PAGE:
Operative Factors

Operative Time

Operative time is also a risk factor for rhabdomyolysis and peripheral nerve injury, making it a greater concern in laparoscopy, which can subject the patient to prolonged periods on the operating table. Rhabdomyolysis has been reported in as little as 4.5 hours in the full flank position (5), and similar times are reported for the lithotomy position.

In peripheral neuropathies caused by nerve compression or stretching, risk of nerve injury increases as operative time increases. Prolonged positioning in the lithotomy position is known to increase risk of lower extremity neuropathy (6).

Operative Position

The risk of peripheral nerve injury and rhabdomyolysis also depends on operative position. The occurrence of rhabdomyolysis during extreme lithotomy positioning is well documented. Wolf et al. found that all patients in their survey who developed clinical rhabdomyolysis were placed in the flank position. Although this condition was more common in patients in full flank position (67% of patients with rhabdomyolysis) versus modified flank (37%), table flexion did not appear to make a difference (3).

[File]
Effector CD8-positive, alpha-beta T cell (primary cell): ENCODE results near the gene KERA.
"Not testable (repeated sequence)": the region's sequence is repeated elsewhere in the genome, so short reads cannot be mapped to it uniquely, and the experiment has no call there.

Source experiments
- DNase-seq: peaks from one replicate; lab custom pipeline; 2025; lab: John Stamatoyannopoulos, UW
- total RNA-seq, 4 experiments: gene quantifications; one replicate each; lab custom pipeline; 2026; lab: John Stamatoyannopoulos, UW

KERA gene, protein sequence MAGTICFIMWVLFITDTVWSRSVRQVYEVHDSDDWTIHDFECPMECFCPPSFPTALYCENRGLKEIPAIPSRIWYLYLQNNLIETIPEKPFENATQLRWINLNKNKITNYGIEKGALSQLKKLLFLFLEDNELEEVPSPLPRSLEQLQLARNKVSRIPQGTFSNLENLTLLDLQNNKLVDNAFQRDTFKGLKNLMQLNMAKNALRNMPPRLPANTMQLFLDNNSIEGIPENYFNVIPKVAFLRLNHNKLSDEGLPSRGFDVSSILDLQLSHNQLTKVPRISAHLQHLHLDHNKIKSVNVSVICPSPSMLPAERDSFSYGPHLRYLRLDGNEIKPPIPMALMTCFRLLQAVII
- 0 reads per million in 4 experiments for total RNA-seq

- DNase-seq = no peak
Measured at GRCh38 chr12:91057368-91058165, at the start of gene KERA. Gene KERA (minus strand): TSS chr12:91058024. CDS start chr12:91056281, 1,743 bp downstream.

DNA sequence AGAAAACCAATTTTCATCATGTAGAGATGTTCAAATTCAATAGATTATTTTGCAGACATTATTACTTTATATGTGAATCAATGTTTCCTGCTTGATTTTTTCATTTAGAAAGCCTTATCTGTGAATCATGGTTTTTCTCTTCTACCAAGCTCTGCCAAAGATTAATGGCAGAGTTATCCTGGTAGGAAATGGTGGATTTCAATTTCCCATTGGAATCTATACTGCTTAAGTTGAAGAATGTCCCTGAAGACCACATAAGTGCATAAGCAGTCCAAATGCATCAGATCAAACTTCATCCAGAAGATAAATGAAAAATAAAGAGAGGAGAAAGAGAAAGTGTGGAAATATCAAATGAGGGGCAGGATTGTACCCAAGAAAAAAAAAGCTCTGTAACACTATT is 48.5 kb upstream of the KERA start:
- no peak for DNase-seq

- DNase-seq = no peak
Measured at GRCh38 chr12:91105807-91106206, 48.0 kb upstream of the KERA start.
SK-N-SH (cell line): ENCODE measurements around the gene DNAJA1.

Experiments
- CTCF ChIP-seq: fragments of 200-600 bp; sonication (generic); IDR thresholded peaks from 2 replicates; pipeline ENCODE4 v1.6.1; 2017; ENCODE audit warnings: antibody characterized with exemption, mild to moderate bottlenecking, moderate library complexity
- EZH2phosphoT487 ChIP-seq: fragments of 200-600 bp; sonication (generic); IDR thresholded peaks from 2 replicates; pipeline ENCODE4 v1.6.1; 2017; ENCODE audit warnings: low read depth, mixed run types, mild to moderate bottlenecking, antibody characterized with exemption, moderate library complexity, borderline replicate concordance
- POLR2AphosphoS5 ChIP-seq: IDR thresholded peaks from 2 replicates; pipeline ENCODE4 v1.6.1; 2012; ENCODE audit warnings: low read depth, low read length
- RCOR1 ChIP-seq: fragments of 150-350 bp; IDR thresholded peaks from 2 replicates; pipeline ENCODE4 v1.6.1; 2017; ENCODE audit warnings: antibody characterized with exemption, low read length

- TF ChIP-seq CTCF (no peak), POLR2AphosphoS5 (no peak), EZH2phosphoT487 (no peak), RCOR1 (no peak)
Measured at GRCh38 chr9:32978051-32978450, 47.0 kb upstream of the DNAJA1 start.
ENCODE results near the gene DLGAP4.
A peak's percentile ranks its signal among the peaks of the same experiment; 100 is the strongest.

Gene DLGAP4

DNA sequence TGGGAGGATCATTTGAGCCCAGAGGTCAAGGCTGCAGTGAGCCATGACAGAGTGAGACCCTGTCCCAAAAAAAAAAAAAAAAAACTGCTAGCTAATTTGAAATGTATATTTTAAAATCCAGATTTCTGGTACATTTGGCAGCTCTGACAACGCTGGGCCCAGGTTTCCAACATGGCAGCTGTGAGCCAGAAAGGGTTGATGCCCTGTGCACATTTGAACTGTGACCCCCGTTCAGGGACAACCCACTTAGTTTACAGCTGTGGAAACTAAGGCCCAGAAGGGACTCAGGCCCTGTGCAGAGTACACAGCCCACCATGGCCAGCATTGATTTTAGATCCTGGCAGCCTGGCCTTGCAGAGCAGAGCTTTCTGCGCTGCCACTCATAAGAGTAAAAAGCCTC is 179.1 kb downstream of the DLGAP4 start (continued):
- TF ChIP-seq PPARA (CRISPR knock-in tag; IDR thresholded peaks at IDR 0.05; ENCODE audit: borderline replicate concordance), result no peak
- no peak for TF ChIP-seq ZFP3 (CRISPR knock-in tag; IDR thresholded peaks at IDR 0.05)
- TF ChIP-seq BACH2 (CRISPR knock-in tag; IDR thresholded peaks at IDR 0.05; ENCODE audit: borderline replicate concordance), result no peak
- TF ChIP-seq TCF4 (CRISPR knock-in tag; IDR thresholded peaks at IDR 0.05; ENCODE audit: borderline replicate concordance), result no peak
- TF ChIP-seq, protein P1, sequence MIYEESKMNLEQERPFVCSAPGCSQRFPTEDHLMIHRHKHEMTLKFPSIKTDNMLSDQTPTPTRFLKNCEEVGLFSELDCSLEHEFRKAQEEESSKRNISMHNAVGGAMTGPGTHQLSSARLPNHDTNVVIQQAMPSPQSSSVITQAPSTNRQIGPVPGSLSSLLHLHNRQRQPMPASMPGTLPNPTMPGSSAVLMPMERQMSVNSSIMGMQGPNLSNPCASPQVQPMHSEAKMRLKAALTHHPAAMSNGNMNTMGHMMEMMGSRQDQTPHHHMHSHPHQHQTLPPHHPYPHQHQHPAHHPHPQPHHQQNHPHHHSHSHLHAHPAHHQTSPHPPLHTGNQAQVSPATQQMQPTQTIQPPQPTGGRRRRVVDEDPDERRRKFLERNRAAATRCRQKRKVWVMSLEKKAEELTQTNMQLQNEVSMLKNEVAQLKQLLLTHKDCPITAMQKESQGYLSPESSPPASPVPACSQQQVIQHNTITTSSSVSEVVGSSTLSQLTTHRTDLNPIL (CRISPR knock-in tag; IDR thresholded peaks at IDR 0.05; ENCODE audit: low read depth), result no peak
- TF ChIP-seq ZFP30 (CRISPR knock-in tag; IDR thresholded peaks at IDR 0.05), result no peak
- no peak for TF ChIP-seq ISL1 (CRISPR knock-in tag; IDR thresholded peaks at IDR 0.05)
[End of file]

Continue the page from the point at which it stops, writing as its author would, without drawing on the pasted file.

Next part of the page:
Operative positioning plays a major role in development of postoperative peripheral neuropathy. The flank position places upper extremity nerves at risk. The downside brachial plexus is at risk for compression injury in this position. The lithotomy position is associated with a host of lower extremity neuropathies, including femoral, peroneal, and sciatic neuropathies.

The flank and modified flank positions can be associated with postoperative pain in the upside shoulder secondary to stretch injury to the suprascapular nerve during circumduction or because of joint contusion (3). Wolf et al. found that patients who are thin and young with relatively free range of motion of the shoulder joint were at risk for this type of complication (3).

Upper Abdominal vs. Lower Abdominal Procedures

In their analysis of neuromuscular complications in urologic laparoscopy, Wolf et al. drew a distinction between upper retroperitoneal and lower retroperitoneal procedures (3). They found that upper retroperitoneal procedures were more than twice as likely (3.1% vs. 1.5%) to result in neuromuscular complication than lower retroperitoneal procedures. While the authors did not speculate as to the reason for this difference, it is likely that use of the flank position in upper retroperitoneal procedures may be a contributing factor.

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